Sunday, May 15, 2011


A friend in need of a steady job applied for a seemingly providentially open music position in his church, but the church, like most modern US churches, decided to form a search committee to look for the best qualified candidate (in theory both inside and outside the church).  The search committee (as they most always do) ended up hiring one of these outside people  who is now moving here.  They just have to pray she works out.  They don't really know if she will because, you see, she's not an active member of their church body, and they've never lived alongside her.  Apparently it's an acceptable risk.  As a result, an active member of their church body who was equipped for that ministry is now once again trying to find a job to help support his family.

Some churches do this because they want to be taken seriously.  They want to show that they are seeking high quality.  They don't want to be tied just to their own small talent pools.  They want to bring in new blood and not just stagnate with the people they have on hand.  They want to be like businesses, more or less.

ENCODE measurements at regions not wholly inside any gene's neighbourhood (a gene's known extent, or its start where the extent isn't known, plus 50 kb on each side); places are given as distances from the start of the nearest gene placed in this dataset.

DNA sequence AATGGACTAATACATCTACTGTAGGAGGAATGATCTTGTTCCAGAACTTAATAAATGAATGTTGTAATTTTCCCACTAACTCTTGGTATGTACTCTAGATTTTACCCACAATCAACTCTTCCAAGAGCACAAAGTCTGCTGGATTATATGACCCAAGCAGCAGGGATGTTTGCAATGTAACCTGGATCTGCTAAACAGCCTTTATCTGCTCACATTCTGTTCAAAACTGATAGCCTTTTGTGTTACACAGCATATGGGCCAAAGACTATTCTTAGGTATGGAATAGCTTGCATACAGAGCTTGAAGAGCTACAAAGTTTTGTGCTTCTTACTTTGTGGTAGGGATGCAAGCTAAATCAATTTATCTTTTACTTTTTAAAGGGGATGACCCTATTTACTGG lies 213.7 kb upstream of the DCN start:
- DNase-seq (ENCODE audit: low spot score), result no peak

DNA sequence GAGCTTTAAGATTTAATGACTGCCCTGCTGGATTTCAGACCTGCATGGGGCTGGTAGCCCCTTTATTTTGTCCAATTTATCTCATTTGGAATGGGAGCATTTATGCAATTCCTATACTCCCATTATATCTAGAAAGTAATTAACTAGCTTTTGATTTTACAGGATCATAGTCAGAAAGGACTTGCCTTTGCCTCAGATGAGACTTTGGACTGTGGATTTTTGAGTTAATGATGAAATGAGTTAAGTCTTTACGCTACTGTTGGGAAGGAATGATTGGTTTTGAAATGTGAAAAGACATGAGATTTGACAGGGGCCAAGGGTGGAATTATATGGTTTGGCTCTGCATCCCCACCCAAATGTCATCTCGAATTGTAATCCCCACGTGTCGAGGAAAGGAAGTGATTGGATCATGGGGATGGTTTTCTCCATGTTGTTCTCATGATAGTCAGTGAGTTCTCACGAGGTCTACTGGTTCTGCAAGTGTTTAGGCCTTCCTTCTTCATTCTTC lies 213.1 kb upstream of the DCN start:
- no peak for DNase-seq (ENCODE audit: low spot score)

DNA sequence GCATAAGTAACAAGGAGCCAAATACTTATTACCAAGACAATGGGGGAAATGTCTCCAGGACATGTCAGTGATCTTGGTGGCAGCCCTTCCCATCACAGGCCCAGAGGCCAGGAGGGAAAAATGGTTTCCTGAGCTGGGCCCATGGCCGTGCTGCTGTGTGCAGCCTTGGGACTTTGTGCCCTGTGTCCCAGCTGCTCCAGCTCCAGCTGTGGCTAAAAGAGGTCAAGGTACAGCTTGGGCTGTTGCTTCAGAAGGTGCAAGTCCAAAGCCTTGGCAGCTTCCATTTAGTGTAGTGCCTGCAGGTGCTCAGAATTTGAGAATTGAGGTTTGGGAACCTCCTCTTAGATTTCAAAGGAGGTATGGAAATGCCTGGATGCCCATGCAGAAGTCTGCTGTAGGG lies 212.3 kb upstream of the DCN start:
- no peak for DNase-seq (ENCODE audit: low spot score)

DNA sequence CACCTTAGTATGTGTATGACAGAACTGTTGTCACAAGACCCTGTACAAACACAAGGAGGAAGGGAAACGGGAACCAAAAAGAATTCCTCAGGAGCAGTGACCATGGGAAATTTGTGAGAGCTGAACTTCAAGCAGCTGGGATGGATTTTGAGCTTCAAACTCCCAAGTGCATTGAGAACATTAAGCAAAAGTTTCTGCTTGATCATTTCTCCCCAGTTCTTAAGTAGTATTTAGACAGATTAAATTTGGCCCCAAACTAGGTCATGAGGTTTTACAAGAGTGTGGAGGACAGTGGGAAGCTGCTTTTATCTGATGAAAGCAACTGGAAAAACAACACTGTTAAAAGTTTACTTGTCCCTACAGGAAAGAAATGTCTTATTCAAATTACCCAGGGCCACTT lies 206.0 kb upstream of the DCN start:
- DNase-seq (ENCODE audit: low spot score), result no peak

I guess they don't know that this strategy often doesn't work in businesses either.  Many businesses say they promote internally, but most who say that still hire externally.  When they do, they hire people who take a ton of time to train up to speed when a competent, tested candidate already exists inside the business.  There's a lot of irritation and frustration in these situations, as there often are when upper management dictates policies that work poorly on the front lines.

What I can't understand is why the local church wants to act like a business anyway.  We're supposed to be a body of believers with a common purpose.  The Holy Spirit equips us all for ministry to each other and to the world.  I guess it just seems odd to me that we're so unwilling to trust that the Holy Spirit equips each church body to sustain itself.

It's not that I think local churches should never allow "outsiders" in.  However, don't you think the Holy Spirit brings in/provides who is needed to support the local body from within the local body itself?  Shouldn't the church look within to find who they can train and equip for necessary ministries?  If there is no one, then it would make sense to look out in the wider body. 

When we start acting like a business first, we lose sight of the fact that we are supposed to be first of all a community, a family of believers made up of many members who all function as a whole.  When we take matters into our own hands, it's like we don't trust God to get it right.  We end up leaving our own in need out in the cold when we had it within our power to help them by letting them use their gifts to benefit the body as a whole.  Isn't that what the church should be?  Why should we quench their use of that spiritual gift in our quest for "legitimacy" and "being taken seriously" by the world.  Is that right?  Is that where our focus should be?

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